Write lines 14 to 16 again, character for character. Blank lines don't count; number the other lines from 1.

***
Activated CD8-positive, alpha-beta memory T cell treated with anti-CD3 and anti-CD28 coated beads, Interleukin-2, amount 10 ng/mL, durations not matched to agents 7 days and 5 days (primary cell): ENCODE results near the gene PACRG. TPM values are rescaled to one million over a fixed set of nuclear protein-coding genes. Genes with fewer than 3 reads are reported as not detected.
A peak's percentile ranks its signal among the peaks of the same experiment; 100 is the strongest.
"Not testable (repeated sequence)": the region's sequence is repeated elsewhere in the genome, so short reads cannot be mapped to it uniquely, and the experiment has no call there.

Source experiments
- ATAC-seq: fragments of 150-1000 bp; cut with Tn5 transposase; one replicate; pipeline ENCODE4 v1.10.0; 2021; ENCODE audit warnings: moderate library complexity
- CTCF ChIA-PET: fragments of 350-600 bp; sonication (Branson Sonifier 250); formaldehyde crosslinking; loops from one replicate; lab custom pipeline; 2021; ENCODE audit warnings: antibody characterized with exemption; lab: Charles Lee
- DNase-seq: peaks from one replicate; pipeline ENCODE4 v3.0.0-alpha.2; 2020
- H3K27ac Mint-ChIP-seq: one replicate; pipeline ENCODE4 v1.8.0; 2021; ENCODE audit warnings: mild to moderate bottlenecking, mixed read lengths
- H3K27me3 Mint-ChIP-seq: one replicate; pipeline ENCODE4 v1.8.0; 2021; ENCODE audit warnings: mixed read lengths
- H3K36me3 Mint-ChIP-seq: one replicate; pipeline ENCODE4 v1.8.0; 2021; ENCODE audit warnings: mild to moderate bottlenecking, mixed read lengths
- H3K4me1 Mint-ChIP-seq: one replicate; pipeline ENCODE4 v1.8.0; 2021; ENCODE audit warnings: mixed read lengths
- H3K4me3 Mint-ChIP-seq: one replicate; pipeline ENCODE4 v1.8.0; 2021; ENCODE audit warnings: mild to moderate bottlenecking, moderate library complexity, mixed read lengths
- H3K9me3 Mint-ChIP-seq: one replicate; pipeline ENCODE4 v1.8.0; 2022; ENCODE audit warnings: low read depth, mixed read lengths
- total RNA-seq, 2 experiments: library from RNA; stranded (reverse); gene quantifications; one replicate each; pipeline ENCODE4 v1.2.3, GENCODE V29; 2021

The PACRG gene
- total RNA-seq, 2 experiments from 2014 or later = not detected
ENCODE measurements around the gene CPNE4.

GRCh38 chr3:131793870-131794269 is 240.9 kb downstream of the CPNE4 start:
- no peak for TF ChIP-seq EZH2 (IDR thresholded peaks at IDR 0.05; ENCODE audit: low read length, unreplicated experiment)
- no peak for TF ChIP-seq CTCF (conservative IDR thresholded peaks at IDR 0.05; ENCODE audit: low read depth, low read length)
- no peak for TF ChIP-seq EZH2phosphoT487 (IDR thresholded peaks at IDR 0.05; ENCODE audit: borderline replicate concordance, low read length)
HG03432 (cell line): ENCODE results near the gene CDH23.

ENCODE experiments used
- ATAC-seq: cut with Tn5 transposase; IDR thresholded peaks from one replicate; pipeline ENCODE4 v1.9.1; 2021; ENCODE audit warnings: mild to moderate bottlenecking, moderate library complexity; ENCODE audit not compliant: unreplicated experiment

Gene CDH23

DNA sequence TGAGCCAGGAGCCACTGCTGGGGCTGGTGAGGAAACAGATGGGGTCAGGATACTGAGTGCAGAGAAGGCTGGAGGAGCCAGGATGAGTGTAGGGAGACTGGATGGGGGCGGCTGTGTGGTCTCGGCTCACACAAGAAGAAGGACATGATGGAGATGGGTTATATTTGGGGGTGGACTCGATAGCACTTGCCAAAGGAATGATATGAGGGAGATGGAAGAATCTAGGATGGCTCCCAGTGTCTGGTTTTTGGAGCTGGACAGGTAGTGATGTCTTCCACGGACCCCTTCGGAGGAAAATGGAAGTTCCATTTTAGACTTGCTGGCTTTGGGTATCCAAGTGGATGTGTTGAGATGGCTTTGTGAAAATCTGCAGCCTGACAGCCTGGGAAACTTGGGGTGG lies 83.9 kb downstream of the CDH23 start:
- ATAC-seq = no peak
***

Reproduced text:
- total RNA-seq, 2 experiments: library from RNA; stranded (reverse); gene quantifications; one replicate each; pipeline ENCODE4 v1.2.3, GENCODE V29; 2021

The PACRG gene
- total RNA-seq, 2 experiments from 2014 or later = not detected